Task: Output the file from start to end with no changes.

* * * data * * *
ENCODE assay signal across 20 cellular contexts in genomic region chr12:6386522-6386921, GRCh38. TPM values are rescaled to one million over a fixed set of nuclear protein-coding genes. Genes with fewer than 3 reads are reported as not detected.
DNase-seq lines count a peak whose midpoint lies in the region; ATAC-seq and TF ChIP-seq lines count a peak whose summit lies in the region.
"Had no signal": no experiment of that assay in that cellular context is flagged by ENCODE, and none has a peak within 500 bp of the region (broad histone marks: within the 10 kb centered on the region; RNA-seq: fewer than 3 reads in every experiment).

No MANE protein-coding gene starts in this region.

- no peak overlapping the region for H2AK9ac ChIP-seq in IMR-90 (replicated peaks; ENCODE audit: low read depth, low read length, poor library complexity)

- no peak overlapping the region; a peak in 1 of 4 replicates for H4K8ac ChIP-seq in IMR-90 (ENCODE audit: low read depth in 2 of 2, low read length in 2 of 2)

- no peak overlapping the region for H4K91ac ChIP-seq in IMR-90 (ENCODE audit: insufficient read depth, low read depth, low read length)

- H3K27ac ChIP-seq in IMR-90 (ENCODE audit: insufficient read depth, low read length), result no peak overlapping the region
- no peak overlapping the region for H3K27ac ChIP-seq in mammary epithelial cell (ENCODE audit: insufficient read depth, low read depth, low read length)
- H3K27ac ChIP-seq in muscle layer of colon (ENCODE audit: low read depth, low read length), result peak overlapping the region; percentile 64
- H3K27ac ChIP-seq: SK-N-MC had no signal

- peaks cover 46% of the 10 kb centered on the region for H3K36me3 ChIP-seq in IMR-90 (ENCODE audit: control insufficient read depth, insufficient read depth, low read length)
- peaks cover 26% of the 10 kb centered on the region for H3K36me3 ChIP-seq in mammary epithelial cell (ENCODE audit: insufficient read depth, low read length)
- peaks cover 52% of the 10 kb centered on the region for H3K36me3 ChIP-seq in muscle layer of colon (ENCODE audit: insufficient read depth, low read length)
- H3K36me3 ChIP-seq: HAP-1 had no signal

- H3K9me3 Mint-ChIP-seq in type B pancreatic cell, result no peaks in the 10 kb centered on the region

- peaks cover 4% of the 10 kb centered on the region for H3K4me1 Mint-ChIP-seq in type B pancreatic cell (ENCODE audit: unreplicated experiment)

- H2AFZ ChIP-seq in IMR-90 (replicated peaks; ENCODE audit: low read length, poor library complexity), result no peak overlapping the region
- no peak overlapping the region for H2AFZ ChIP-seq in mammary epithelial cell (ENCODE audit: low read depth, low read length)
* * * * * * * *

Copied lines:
ENCODE assay signal across 20 cellular contexts in genomic region chr12:6386522-6386921, GRCh38. TPM values are rescaled to one million over a fixed set of nuclear protein-coding genes. Genes with fewer than 3 reads are reported as not detected.
DNase-seq lines count a peak whose midpoint lies in the region; ATAC-seq and TF ChIP-seq lines count a peak whose summit lies in the region.
"Had no signal": no experiment of that assay in that cellular context is flagged by ENCODE, and none has a peak within 500 bp of the region (broad histone marks: within the 10 kb centered on the region; RNA-seq: fewer than 3 reads in every experiment).

No MANE protein-coding gene starts in this region.

- no peak overlapping the region for H2AK9ac ChIP-seq in IMR-90 (replicated peaks; ENCODE audit: low read depth, low read length, poor library complexity)

- no peak overlapping the region; a peak in 1 of 4 replicates for H4K8ac ChIP-seq in IMR-90 (ENCODE audit: low read depth in 2 of 2, low read length in 2 of 2)

- no peak overlapping the region for H4K91ac ChIP-seq in IMR-90 (ENCODE audit: insufficient read depth, low read depth, low read length)

- H3K27ac ChIP-seq in IMR-90 (ENCODE audit: insufficient read depth, low read length), result no peak overlapping the region
- no peak overlapping the region for H3K27ac ChIP-seq in mammary epithelial cell (ENCODE audit: insufficient read depth, low read depth, low read length)
- H3K27ac ChIP-seq in muscle layer of colon (ENCODE audit: low read depth, low read length), result peak overlapping the region; percentile 64
- H3K27ac ChIP-seq: SK-N-MC had no signal

- peaks cover 46% of the 10 kb centered on the region for H3K36me3 ChIP-seq in IMR-90 (ENCODE audit: control insufficient read depth, insufficient read depth, low read length)
- peaks cover 26% of the 10 kb centered on the region for H3K36me3 ChIP-seq in mammary epithelial cell (ENCODE audit: insufficient read depth, low read length)
- peaks cover 52% of the 10 kb centered on the region for H3K36me3 ChIP-seq in muscle layer of colon (ENCODE audit: insufficient read depth, low read length)
- H3K36me3 ChIP-seq: HAP-1 had no signal

- H3K9me3 Mint-ChIP-seq in type B pancreatic cell, result no peaks in the 10 kb centered on the region

- peaks cover 4% of the 10 kb centered on the region for H3K4me1 Mint-ChIP-seq in type B pancreatic cell (ENCODE audit: unreplicated experiment)

- H2AFZ ChIP-seq in IMR-90 (replicated peaks; ENCODE audit: low read length, poor library complexity), result no peak overlapping the region
- no peak overlapping the region for H2AFZ ChIP-seq in mammary epithelial cell (ENCODE audit: low read depth, low read length)